Wednesday, August 02, 2006

A Pause for Reflection - in praise of UNE

I have been focusing on the current University of New England strategic planning exercise. Discussions with colleagues suggests that I need to pause for reflection.

Commenting in a public forum such as this blog gets a message across to a wider audience. I think that's important. But it also raises issues about the way messages can be perceived, given that people absorb negatives more easily than positives. Is there a risk that the broader external world may absorb the negatives, thus damaging the university rather than aiding the planning process?

The answer to this question is, of course, yes. This blog is quite new, with regular posts only starting mid April, so traffic is still small - around 20 page hits per day over July - if growing reasonably fast. If you do an all blogs search on e-blogger on Personal Reflections, the blog is separately identified at the top of the search page as the first of three top blogs matching Personal Reflections, and that's flattering.

But it's not so much the immediate traffic as the inclusion of material on search engines that creates the problem in that it remains for the longer term.

How do I manage this?

To begin with, I need to make my overall position clear given that I am expressing some, hopefully balanced, criticisms and that I am also using comparisons between past and present as a device for drawing out points.

UNE remains, quite simply, a wonderful institution. That is my point, that is why I care.

I now live in Sydney. I have one daughter attending a Sydney university, her friends attend three others. I listen to them talk. None of those universities can match the intensity of the UNE experience for the student body as a whole. Travel time is one factor, sheer university size another. But there is also another, more difficult thing to pin down that I can only describe as atmosphere and ethos. UNE still feels like a university, there is a degree of involvement between students and institution that I don't think can be matched by any of the Sydney institutions.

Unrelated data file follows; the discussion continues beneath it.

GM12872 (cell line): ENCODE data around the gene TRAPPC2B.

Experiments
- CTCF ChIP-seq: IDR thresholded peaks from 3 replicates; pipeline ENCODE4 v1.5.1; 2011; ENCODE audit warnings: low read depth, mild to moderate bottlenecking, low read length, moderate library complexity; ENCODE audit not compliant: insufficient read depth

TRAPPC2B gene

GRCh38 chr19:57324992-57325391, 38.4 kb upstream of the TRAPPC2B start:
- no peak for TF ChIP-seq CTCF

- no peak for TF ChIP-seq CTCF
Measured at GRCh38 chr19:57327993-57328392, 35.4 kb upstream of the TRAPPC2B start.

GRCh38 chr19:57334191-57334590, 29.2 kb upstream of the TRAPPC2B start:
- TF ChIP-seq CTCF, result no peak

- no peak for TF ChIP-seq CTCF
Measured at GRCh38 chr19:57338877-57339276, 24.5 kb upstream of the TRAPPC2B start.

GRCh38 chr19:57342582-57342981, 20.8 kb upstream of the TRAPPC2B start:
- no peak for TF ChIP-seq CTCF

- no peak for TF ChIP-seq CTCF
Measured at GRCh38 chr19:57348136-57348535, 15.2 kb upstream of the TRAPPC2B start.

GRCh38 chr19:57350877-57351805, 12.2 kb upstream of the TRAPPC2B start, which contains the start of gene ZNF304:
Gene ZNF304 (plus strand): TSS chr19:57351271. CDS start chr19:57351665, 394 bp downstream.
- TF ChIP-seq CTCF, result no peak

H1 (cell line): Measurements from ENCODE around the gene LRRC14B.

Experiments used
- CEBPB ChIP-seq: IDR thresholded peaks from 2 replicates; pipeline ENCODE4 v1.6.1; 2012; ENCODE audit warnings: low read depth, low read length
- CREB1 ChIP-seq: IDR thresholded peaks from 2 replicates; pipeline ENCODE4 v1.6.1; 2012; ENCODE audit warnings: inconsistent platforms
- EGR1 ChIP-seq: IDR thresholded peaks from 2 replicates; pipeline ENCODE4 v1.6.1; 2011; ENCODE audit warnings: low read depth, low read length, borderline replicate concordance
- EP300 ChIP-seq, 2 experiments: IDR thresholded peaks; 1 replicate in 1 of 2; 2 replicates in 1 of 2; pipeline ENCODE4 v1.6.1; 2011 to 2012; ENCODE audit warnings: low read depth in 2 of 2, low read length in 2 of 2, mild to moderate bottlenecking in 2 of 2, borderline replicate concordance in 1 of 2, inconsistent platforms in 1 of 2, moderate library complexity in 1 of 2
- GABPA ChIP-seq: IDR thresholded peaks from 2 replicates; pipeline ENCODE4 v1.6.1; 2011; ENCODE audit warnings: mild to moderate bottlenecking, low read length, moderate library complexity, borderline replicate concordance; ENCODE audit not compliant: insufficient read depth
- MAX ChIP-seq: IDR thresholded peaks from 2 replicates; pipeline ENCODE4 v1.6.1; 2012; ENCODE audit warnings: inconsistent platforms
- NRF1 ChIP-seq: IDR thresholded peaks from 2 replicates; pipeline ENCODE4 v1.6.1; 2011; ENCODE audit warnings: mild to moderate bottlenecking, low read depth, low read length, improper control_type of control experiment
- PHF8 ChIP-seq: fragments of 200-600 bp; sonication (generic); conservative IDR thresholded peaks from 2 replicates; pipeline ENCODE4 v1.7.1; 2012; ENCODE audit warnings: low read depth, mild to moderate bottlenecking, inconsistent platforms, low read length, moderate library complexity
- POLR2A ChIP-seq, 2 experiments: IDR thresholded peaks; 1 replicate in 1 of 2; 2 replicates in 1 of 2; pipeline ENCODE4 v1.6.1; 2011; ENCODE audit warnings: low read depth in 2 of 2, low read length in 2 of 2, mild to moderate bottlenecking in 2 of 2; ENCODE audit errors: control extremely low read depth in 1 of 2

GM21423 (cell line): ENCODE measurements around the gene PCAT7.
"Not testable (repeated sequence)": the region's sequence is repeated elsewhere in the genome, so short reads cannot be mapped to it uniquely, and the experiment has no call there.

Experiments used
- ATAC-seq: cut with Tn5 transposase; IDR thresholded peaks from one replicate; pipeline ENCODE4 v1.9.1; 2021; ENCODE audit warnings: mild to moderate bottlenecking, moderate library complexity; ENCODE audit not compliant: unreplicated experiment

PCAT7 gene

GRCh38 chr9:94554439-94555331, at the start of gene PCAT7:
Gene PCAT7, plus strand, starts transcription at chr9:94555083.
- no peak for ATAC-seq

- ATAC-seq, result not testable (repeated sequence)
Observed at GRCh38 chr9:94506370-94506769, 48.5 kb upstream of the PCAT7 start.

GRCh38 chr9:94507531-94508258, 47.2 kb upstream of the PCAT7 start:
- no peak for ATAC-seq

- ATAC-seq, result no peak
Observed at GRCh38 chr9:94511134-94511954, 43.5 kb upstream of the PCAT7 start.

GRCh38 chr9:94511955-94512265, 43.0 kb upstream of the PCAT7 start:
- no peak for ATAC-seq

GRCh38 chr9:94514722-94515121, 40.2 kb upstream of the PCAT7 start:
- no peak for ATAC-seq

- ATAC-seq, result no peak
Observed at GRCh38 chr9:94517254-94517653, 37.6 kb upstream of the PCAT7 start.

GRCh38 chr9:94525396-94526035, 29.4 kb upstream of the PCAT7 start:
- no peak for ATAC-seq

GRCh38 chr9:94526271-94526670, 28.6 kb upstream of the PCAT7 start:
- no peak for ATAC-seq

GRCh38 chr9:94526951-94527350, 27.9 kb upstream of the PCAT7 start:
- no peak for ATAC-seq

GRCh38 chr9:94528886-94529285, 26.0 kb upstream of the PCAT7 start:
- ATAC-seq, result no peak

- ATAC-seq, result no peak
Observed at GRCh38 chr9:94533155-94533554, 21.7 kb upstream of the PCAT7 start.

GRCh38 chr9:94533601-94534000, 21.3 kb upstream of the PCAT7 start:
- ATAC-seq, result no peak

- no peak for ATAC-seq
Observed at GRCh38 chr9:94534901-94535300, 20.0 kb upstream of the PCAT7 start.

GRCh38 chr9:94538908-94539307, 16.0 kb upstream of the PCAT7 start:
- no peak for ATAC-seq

Somehow in commenting I have to strike a balance between analysis and discussion that recognises and discusses weaknesses without causing us to lose sight of the strengths.

I need to think about this. In the meantime, I will take the opportunity in my next post to talk about some of the blogs I currently like.


Anonymous said...

Jim, I was at UNE from 1971 until April 1980, working full-time as an Academic Programmer in the Computer Centre and then also completing a BSc in Mathematical Statistics which I started at UNSW and transfered to UNE for the final year, and then a MSc in Computing Science. I also did some courses in Rural Science - Genetics and Breeding, just for fun, as we owned a stud farm of Angora goats for many years during that period. It was a nice place to live and work. Walter Adamson

Jim Belshaw said...

Thanks for this comment, Walter. Glad you agree with me!

I am about to start posting some comments on Ene and IT. I have my own biases, so it would be helpful if you could review from your own specialist knowledge of the field.


Jim Belshaw